Yes, the terrain was as flat as a sheet of paper, and about as colorful. Yes, it was cold, with nothing to get in the way of that biting wind. And yes, the people were friendly in a small-town, wide-eyed way (including the server at the HoDo who repeatedly called me "Dear," despite being about 30 years my junior, and the server at Zest, who wondered – when I asked for a glass with my beer – if I would also require ice).
But everything else about Fargo was a surprise. It was thriving, it was hip, it was arty, it was fun. I liked it! This I had not expected. Even more of a surprise: I want to go back.
My trip to North Dakota was whirlwind: in on a Sunday evening, out on a Tuesday afternoon. In between, I had obligations at a college in Moorhead, Minn., just across the Red River of the North.
But Moorhead has no downtown (it fell victim to misguided "urban renewal" back in the 1960s), so I slept, ate and hung out in Fargo. This, I was told, is pretty common.
Fargo doesn't have much to do with the river; the heart of downtown stretches along five or six blocks of Broadway, about a half-mile inland. But what a fun five blocks! Coffee shops and galleries, yoga studios, a couple of bakeries, the Art Deco Fargo Theatre, restaurants and bars. At night the stretch glows with funky neon.
Fargo is North Dakota's largest city, with 118,000 residents, and when you add in the population of Moorhead it swells to more than 230,000. There are three main colleges – North Dakota State University in Fargo, and Concordia College and Minnesota State University in Moorhead – which means coffee shops, an alternative weekly, film festivals and art shows.
The city, named for William Fargo of Wells-Fargo fame, was founded in 1871 and burned to the ground 20 years later. (And then, voila! Rebuilt.) It was established at the confluence of the river and the railroad tracks, and while I barely glimpsed the river while I was there, the railroad tracks still define one edge of downtown.
The city had perhaps no national reputation until it became the butt of a million jokes after the Coen brothers' movie "Fargo." But the citizens of Fargo have a good sense of humor, and a good sense of marketing; upstairs in the lovely, refurbished circa-1920s Fargo Theatre, whose blinking lights and neon are the heart of Broadway after dark, stands a chainsaw sculpture of the lantern-jawed Marge Gunderson from the film. "Wood-Chip Marge" is 8 feet tall and formidable.
A SAMPLING OF FARGO
Over three days, I wandered up and down Broadway in my spare time, peering into art galleries (so many!), boutiques and coffee shops. A sampling:
Hotel Donaldson: When I mentioned on Facebook that I was headed to Fargo, a zillion people said, "Stay at the HoDo!" I ended up at the perfectly fine Radisson a couple of blocks away, but when I peeked inside the Hotel Donaldson, I understood their passion. Built in 1893, the hotel fell into disrepair during those misguided 1960s but was rescued in the early 2000s. It is now a boutique hotel with each room (and the lovely brick-and-wood bar, and the restaurant) decorated with works by North Dakota artists. One wall-length mural has, if you squat down and look, a very small door: Open it. Inside there are treasures, such as Legos and jewelry (hoteldonaldson.com).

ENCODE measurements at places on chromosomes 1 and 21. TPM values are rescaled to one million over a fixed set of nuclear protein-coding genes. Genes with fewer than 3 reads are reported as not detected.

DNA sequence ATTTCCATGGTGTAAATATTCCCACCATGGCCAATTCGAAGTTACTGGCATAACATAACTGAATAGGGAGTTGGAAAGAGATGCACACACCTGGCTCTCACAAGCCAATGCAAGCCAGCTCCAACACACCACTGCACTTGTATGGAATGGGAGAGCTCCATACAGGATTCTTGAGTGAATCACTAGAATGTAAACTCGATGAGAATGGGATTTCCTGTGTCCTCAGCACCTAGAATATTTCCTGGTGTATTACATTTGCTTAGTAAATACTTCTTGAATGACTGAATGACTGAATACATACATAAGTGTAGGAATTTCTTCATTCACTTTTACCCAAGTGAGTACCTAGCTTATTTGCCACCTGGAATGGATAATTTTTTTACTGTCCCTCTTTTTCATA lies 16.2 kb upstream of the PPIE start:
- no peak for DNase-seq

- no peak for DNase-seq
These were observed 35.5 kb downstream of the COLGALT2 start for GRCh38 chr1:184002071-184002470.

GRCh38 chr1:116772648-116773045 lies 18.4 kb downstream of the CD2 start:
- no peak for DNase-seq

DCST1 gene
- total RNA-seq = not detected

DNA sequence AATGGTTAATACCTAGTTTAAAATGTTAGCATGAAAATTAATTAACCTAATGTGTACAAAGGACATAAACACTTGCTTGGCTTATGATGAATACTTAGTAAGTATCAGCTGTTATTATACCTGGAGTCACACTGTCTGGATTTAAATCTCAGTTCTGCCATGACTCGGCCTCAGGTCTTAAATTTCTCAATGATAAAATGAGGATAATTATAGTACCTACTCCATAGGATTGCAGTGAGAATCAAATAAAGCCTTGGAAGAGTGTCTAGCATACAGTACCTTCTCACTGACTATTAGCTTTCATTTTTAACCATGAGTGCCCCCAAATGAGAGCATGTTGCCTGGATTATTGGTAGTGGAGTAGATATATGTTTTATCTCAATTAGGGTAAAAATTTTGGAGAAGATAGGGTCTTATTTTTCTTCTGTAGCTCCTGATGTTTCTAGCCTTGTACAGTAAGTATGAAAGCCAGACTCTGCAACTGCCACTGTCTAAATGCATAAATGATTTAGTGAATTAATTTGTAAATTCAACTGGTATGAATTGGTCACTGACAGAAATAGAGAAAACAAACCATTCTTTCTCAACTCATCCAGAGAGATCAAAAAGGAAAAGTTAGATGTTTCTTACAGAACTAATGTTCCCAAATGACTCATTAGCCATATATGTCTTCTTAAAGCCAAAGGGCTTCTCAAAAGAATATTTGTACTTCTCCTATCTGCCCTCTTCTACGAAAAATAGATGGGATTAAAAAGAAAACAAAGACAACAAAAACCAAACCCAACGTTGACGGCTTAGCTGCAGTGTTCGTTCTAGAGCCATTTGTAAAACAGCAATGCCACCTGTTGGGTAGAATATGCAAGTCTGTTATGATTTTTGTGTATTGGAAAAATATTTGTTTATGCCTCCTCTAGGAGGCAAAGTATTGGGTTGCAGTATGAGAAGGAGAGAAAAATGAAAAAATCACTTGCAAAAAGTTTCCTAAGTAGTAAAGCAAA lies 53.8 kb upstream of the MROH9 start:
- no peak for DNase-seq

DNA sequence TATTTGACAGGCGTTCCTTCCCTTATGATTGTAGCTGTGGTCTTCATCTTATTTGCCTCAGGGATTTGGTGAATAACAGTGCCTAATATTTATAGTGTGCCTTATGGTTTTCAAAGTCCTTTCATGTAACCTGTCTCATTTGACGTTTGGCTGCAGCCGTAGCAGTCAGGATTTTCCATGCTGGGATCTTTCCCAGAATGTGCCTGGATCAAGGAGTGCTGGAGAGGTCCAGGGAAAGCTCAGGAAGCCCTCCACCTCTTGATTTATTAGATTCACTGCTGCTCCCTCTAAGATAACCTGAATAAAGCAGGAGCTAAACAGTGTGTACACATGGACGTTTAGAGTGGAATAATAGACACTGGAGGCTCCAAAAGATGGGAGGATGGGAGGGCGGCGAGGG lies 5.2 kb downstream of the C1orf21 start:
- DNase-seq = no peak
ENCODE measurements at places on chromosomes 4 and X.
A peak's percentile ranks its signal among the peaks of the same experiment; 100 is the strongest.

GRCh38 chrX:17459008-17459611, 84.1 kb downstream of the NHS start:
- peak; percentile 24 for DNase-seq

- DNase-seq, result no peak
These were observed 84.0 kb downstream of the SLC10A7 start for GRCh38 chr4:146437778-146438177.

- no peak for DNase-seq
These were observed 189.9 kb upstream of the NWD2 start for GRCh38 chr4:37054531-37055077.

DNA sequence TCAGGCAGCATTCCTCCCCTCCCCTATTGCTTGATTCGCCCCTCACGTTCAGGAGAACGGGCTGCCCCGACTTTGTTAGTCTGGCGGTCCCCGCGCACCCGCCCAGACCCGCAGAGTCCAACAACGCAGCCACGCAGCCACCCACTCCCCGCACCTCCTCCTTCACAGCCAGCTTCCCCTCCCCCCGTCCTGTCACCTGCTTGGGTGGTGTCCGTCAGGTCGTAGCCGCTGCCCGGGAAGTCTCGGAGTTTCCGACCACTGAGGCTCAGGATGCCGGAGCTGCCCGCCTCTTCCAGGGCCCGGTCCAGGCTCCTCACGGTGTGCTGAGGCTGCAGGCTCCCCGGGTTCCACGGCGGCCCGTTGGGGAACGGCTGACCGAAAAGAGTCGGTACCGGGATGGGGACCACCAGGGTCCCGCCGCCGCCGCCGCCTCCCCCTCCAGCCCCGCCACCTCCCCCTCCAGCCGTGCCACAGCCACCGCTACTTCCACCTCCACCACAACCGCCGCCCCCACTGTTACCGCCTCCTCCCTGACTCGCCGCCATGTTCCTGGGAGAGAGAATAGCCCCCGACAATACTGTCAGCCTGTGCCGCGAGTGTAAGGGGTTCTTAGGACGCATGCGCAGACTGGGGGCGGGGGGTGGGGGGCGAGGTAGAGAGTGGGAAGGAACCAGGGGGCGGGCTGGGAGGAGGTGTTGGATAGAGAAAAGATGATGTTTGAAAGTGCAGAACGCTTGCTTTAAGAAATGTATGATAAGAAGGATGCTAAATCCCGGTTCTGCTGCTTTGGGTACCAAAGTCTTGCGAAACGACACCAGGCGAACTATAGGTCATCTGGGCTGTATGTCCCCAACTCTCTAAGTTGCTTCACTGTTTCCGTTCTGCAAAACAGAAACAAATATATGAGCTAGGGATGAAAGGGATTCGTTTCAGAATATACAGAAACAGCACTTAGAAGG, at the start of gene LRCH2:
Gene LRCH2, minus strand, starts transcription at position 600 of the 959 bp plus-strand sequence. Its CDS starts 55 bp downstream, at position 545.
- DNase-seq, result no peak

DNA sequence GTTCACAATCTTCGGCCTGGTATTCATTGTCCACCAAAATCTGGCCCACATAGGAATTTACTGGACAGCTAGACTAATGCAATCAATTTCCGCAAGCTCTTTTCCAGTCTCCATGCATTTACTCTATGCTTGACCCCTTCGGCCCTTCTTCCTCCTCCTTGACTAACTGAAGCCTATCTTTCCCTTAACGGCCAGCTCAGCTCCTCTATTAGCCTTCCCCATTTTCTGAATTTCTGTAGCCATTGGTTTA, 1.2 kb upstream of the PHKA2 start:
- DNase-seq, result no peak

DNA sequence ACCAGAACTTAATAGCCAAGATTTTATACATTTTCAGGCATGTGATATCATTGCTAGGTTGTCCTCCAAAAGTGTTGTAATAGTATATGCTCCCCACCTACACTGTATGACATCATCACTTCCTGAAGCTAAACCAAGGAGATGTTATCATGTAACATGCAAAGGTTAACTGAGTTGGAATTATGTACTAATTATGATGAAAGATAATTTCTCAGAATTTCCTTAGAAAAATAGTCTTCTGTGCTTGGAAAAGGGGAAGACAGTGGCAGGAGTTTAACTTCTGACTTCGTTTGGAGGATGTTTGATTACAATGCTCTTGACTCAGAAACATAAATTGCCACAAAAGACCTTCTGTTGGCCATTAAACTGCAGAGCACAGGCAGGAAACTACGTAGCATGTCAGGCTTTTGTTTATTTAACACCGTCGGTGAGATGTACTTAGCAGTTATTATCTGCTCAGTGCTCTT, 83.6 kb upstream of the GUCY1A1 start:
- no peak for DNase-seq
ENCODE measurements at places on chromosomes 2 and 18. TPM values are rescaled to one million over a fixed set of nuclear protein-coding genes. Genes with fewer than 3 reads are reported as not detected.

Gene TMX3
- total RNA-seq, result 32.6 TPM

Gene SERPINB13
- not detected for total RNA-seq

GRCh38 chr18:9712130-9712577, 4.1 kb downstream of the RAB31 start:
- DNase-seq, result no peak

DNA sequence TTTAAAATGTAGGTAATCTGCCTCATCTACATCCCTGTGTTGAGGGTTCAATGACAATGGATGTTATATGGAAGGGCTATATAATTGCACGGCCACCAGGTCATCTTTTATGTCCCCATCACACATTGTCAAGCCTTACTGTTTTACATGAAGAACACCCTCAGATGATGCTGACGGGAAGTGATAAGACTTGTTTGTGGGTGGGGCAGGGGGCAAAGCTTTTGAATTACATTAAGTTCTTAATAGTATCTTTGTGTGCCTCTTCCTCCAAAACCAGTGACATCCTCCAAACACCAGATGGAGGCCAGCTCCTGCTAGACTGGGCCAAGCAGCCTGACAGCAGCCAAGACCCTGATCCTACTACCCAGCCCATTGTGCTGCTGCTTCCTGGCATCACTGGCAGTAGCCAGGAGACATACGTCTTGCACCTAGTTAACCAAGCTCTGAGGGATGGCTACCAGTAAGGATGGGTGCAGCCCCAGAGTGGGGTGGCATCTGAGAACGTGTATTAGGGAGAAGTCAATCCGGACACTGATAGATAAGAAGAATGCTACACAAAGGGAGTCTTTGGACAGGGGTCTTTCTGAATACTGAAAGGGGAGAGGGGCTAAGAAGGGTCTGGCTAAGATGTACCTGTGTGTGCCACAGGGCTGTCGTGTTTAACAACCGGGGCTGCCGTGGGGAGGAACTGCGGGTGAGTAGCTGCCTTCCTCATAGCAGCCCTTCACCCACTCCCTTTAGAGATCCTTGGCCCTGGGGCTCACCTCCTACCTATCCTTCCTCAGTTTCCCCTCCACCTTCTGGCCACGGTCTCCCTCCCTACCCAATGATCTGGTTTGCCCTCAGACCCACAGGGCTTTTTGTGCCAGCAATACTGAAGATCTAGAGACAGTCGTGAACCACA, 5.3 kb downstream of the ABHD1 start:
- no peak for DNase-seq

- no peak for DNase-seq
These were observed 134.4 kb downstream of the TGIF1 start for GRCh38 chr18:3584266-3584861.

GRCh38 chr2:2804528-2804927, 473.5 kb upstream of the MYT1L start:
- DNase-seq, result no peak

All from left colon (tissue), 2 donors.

Plains Art Museum: The former Red River Art Center moved from Moorhead into a beautifully refurbished International Harvester warehouse on the edge of downtown Fargo, with soaring ceilings, large, airy galleries and a small gift shop. Sadly, the coffee shop has closed, but that just gives you all the more time to wander the galleries, which feature paintings, sculptures and photographs by North Dakota and Indian artists. "Indian Country: The Art of David Bradley" runs through Sept. 2. Bradley, who grew up on the White Earth Reservation in Minnesota, creates large, colorful and amusing paintings that feature cameo appearances by Bill and Hillary Clinton, Tonto and the Lone Ranger (a recurring theme) and other celebrities (plainsart.org).
Wurst Bier Hall: A pleasant place for a meal on a chilly evening when I convinced myself that, in order to stay warm, I needed extra calories. And so a dinner of German brats, German potato salad and North Dakota beer, all consumed at a long wooden family-style table by the plate-glass window (wurstfargo.com).
Atomic Coffee: You will not find a better cup of coffee – maybe anywhere (facebook.com/Atomic-Coffee-61810349823).
Spirit Room: This art gallery and yoga studio is up a steep flight of stairs right on Fargo's main drag. It opens into a couple of galleries – big, high-ceilinged rooms with wooden floors made from a reclaimed basketball court. The exhibits change monthly and feature local and regional artists. When I was there, gorgeous, meticulous pen-and-ink drawings of trees by Bulgarian artist Milena Marinov were on display, as well as an illustrated poem by Moorhead poet Thom Tammaro (who was also my guide to all things Fargo). Oddly, this is not the only art-and-yoga gallery in town: Across the street and down the block is Ecce Art Gallery and Yoga Studio. Such a centered town (spiritroom.net).
B.D.S. Books: This big used-bookstore on the edge of downtown is just a couple of blocks from the Plains Art Museum. It's open weekdays and Saturdays and other times, they say, "by accident" (downtownfargo.com/index.php/dt-fargo/b.d.s-books).
Fargo Theatre: After refurbishing the Art Deco theater, the city added a second, smaller theater in 2009 and now the Fargo shows two films a night and hosts live concerts. Dwight Yoakam will be there June 18 (fargotheatre.org).
What a lovely town, I thought, ducking into Insomnia Cookies, the franchise that sells (and delivers) warm cookies until 3 a.m. I could live here.
But when I emerged with my warm, cinnamony snicker–doodle, that prairie wind hit me sideways.
No, I couldn't, I thought, teeth chattering, clutching my coat. But it sure is a nice place to visit.